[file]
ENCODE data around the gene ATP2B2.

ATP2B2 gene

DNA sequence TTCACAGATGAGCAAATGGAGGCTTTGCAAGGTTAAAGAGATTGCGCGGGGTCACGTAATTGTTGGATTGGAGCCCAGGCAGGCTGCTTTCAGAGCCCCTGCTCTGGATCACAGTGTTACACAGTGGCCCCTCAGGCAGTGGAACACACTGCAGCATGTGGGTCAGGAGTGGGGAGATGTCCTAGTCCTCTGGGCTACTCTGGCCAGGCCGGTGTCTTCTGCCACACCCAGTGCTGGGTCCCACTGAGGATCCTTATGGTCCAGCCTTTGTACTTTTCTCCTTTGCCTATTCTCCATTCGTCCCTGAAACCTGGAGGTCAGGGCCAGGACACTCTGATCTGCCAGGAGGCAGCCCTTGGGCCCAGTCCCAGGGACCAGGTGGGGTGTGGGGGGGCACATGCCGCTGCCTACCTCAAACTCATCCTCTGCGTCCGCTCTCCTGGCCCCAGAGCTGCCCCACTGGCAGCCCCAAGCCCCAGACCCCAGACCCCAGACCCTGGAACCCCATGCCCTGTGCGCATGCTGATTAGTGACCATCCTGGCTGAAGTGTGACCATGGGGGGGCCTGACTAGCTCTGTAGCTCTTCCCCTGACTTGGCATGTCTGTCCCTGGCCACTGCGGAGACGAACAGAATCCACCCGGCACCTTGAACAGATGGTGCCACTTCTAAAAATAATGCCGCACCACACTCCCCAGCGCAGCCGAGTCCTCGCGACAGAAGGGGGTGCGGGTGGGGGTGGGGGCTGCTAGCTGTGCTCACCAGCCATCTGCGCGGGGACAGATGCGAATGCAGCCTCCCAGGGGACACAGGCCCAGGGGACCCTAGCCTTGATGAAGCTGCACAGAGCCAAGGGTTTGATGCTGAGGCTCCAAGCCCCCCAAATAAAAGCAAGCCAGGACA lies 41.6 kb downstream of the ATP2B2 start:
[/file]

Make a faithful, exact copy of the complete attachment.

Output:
ENCODE data around the gene ATP2B2.

ATP2B2 gene

DNA sequence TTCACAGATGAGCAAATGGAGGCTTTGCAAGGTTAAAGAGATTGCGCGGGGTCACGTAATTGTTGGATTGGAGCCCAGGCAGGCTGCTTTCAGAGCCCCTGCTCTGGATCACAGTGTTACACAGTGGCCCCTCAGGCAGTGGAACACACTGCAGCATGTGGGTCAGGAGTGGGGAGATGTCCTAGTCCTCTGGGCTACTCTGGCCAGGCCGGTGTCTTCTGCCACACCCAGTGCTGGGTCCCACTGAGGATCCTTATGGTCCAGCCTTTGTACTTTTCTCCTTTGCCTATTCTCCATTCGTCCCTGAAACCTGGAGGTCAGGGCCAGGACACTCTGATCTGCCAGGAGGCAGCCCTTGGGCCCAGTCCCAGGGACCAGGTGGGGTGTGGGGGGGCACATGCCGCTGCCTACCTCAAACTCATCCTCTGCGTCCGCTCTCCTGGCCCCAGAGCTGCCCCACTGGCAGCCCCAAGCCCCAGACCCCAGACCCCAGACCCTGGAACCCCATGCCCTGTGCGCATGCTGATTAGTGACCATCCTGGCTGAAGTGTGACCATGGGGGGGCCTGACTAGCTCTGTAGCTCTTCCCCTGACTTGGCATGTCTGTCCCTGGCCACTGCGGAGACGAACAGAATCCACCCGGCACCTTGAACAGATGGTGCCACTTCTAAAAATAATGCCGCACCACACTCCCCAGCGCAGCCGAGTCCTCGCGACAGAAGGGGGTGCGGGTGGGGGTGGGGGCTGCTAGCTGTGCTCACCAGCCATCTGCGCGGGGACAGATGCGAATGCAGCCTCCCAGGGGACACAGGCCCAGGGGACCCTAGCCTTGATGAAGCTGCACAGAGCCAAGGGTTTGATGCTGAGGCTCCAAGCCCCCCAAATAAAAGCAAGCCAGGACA lies 41.6 kb downstream of the ATP2B2 start: